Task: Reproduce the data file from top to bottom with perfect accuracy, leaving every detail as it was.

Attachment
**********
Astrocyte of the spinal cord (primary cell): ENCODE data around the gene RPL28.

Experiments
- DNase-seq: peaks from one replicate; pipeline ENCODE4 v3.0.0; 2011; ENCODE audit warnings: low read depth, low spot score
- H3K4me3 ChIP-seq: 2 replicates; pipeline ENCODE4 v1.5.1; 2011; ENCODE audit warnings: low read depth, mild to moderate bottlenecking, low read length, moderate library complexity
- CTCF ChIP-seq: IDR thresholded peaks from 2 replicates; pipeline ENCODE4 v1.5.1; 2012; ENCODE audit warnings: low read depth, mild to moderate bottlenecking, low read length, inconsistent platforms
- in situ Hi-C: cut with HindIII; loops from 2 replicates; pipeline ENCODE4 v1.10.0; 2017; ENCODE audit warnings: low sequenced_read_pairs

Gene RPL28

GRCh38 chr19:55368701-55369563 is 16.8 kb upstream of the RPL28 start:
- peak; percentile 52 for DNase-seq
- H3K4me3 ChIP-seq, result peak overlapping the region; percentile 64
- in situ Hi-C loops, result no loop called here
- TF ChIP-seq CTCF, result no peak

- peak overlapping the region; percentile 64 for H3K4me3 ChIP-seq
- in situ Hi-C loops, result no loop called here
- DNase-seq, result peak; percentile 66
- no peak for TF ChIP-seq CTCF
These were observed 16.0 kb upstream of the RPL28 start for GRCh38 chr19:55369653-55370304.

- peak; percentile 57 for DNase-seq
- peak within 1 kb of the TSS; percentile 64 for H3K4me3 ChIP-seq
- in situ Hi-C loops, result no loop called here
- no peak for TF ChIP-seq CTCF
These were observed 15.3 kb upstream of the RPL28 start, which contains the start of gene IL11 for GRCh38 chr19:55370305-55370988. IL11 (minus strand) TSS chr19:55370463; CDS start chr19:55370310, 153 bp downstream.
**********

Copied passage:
Astrocyte of the spinal cord (primary cell): ENCODE data around the gene RPL28.

Experiments
- DNase-seq: peaks from one replicate; pipeline ENCODE4 v3.0.0; 2011; ENCODE audit warnings: low read depth, low spot score
- H3K4me3 ChIP-seq: 2 replicates; pipeline ENCODE4 v1.5.1; 2011; ENCODE audit warnings: low read depth, mild to moderate bottlenecking, low read length, moderate library complexity
- CTCF ChIP-seq: IDR thresholded peaks from 2 replicates; pipeline ENCODE4 v1.5.1; 2012; ENCODE audit warnings: low read depth, mild to moderate bottlenecking, low read length, inconsistent platforms
- in situ Hi-C: cut with HindIII; loops from 2 replicates; pipeline ENCODE4 v1.10.0; 2017; ENCODE audit warnings: low sequenced_read_pairs

Gene RPL28

GRCh38 chr19:55368701-55369563 is 16.8 kb upstream of the RPL28 start:
- peak; percentile 52 for DNase-seq
- H3K4me3 ChIP-seq, result peak overlapping the region; percentile 64
- in situ Hi-C loops, result no loop called here
- TF ChIP-seq CTCF, result no peak

- peak overlapping the region; percentile 64 for H3K4me3 ChIP-seq
- in situ Hi-C loops, result no loop called here
- DNase-seq, result peak; percentile 66
- no peak for TF ChIP-seq CTCF
These were observed 16.0 kb upstream of the RPL28 start for GRCh38 chr19:55369653-55370304.

- peak; percentile 57 for DNase-seq
- peak within 1 kb of the TSS; percentile 64 for H3K4me3 ChIP-seq
- in situ Hi-C loops, result no loop called here
- no peak for TF ChIP-seq CTCF
These were observed 15.3 kb upstream of the RPL28 start, which contains the start of gene IL11 for GRCh38 chr19:55370305-55370988. IL11 (minus strand) TSS chr19:55370463; CDS start chr19:55370310, 153 bp downstream.